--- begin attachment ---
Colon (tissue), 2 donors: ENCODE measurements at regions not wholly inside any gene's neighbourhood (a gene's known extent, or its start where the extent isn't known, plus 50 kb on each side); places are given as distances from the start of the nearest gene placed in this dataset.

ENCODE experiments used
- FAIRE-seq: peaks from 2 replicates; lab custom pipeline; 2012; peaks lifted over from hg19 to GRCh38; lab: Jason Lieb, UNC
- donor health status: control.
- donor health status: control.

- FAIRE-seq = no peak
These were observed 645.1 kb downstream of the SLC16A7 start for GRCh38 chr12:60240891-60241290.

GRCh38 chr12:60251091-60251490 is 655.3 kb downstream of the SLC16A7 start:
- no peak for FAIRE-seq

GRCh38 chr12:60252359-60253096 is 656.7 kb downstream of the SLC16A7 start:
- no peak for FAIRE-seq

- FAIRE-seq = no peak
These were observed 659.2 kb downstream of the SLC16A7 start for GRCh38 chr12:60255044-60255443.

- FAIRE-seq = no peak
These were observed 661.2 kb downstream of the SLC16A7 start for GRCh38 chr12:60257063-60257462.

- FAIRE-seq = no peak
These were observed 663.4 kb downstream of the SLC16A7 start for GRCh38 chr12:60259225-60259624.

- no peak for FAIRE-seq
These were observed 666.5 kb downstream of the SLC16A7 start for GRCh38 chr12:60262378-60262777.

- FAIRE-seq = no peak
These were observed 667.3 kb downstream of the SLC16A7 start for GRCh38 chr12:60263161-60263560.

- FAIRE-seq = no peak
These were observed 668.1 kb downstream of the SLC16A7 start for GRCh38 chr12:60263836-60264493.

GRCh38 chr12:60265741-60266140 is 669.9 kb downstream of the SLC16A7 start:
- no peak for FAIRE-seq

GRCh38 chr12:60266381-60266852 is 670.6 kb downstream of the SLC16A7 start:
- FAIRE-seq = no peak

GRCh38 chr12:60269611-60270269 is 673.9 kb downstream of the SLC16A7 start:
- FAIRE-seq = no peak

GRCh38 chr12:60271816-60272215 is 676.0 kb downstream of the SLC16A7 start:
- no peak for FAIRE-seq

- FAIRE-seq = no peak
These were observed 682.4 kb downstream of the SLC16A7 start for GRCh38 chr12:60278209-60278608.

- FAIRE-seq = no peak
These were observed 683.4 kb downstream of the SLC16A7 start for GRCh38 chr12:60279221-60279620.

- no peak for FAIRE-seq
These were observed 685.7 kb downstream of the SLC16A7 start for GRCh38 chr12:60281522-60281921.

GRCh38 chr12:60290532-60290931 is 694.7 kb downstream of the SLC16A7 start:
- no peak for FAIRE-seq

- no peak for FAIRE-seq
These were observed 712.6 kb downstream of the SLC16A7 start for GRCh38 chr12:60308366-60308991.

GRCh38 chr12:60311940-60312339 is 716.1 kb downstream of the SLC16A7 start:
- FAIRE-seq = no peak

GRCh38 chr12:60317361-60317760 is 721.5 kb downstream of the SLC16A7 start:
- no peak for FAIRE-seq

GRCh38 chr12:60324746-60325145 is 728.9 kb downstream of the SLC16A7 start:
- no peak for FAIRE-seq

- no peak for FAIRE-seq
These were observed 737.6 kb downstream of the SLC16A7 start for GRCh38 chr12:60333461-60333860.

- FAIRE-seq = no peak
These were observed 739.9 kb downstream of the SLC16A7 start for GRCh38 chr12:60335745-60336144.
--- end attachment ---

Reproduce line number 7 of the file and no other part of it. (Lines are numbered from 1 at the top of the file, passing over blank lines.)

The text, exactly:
These were observed 645.1 kb downstream of the SLC16A7 start for GRCh38 chr12:60240891-60241290.